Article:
I have the proverbial “memory of an elephant”. I never forget a face, rarely forget an experience and only occasionally forget a conversation. In my small circle of life I was Google before there was a Google…as in, “Go ask Kara, she’ll remember!”
As I wade deeper into middle age, of course, the once steel-trap quality of my brain has finally met its match and I’ve started having to WRITE THINGS DOWN in order to remember them, which irks me to no end. Not out of vanity, mind you; it’s sheer laziness. Writing stuff down so I remember to do it is just another tedious chore to me, especially having been spoiled by its lack of necessity for so many years.
But when it comes to the past, my mind remains a veritable clown car…not only is there is no end to my capacity to remember endless details and anecdotes, somehow time has transformed them all into something funny, happy or creepy, depending on the clown in question. But I like creepy, see. This metaphor is to say I tend to look at the past through rose-colored glasses. With Groucho Marx eyebrows.
I was recently reading a memorial post the always wonderful Elaine Mansfield had written about her late brother and I was so moved by it; I told her it made me feel happy and sad at the same time. After I said that, it occurred to me that this could be a definition of nostalgia: recollections that bring both joy and a bittersweet touch of pain as well. I think the past fills us with a kind of longing that may not always even be attached to events or other people; I think it is more the memory of our own lost innocence that creates the pang in our hearts.
While I don’t necessarily wish I could go back in time to trick-or-treat in my old neighborhood with my good pals, I do wish I could feel that free and happy and excited about something again. There is a great line in the Judd Apatow film This is 40 where a father, watching his children observes, “I wish I liked ANYTHING as much as my kids like bubbles.” That is the essence of nostalgia to me; remembering a less complicated version of ourselves.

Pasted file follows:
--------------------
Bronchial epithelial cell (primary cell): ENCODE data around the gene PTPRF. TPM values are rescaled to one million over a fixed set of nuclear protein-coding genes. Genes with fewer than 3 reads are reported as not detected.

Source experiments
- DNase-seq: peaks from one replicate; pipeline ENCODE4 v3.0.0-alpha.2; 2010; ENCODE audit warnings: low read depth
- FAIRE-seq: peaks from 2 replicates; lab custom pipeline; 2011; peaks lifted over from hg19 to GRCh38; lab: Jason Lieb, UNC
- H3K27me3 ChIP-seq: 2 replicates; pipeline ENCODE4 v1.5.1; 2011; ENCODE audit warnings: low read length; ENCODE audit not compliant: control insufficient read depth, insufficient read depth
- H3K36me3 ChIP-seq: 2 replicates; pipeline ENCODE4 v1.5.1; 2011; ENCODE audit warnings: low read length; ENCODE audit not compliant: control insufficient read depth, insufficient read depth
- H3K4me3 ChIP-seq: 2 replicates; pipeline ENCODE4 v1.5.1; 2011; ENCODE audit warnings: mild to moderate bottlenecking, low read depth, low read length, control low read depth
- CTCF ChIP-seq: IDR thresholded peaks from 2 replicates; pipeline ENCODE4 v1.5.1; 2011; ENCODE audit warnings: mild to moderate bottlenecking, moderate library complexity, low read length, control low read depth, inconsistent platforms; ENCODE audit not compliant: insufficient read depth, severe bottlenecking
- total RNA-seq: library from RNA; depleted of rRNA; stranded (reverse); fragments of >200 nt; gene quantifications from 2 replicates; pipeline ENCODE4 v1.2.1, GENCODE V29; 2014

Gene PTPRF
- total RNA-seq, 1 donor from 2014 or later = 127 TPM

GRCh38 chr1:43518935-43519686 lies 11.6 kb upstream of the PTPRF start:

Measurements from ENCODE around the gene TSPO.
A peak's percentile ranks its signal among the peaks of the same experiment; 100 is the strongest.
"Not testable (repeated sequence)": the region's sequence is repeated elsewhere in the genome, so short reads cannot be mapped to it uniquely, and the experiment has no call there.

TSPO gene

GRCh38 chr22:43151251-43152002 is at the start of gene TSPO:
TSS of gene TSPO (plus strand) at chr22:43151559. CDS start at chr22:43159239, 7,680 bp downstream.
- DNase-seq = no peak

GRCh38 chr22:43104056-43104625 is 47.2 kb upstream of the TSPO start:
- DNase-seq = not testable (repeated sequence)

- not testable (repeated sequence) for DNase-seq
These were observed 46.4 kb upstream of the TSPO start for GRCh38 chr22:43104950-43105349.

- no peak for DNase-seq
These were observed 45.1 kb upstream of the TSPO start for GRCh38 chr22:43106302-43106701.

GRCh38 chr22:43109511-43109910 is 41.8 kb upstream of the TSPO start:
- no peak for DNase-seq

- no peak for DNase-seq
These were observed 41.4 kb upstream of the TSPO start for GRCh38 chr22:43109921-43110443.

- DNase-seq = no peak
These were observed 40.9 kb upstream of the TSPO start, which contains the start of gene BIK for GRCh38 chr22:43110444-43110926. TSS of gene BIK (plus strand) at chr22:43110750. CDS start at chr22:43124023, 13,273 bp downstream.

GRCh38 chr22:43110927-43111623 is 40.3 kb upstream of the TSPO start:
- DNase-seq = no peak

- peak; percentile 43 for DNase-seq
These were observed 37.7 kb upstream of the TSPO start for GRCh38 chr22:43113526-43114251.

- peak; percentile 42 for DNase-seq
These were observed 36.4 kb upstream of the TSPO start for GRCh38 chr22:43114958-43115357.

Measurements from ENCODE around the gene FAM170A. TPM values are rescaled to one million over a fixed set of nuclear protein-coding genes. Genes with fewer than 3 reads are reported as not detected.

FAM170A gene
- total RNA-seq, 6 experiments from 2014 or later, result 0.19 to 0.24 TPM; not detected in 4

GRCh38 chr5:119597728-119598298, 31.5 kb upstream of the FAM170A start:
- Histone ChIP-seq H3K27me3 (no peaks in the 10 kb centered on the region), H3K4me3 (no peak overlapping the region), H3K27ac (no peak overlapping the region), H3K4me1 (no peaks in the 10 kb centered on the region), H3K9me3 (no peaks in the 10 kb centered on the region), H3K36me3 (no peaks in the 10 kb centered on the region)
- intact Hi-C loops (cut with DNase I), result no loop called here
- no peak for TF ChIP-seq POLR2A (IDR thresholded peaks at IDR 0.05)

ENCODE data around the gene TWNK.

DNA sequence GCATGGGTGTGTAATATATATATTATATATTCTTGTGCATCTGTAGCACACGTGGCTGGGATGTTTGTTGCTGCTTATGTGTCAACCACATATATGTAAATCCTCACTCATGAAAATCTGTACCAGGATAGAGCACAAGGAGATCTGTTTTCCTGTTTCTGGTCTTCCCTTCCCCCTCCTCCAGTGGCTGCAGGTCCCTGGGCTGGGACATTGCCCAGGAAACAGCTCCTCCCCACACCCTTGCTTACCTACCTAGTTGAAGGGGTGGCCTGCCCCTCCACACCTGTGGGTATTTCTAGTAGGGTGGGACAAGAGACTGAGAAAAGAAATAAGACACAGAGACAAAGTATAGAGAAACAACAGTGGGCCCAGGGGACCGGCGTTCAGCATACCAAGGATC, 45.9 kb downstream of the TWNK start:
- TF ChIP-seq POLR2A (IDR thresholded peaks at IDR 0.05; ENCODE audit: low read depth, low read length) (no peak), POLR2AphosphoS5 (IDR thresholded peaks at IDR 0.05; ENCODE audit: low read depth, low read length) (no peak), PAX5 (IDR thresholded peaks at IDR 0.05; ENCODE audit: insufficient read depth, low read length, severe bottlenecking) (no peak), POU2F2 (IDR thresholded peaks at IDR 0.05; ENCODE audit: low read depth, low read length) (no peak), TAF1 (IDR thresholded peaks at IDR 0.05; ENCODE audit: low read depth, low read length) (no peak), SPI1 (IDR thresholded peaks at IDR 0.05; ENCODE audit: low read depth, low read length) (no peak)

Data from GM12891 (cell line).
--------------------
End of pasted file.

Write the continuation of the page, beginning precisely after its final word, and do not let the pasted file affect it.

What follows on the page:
With this in mind I can honestly say that I can feel nostalgic about virtually anything; the first time I read a favorite book, the long commuter train ride into New York City when I was doing a college internship, the first (and second to last) time I ever drank tequila (short story: tequila is no friend of mine). The fact that I used to wear Crocs without shame! The memory doesn’t have to be a “happy” one. It only has to evoke a state of mind that I once had that can never be recaptured in just the same way…a sense of longing for my former self.
This month we asked our writers to look back and share some of these sorts of memories; can we summon another time or place in such a way that a reader who was not there feels nostalgic for it? I think you may be surprised to discover the answer is yes. At least it was for me; but perhaps that is just the cosmic draw of 20/20 hindsight.
Shareen and I hope you enjoy this wonderful month of recollections; maybe you will be inspired to share a few yourselves! That is one of the most important aspects of storytelling to me…the way it triggers us to remember things that may have slipped our minds or just gotten lost in the shuffle of life. How deeply we can conjure a time, so much so that we can even smell the smell of the ocean, or rotting leaves, or baking cookies or the distinctive must of our grandparents’ long-ago sold home.
Novalis wrote, “Philosophy is really nostalgia, the desire to be at home.” Perhaps the desire to be at home is really the best description of nostalgia yet. We hope you feel at home in the stories we share this month.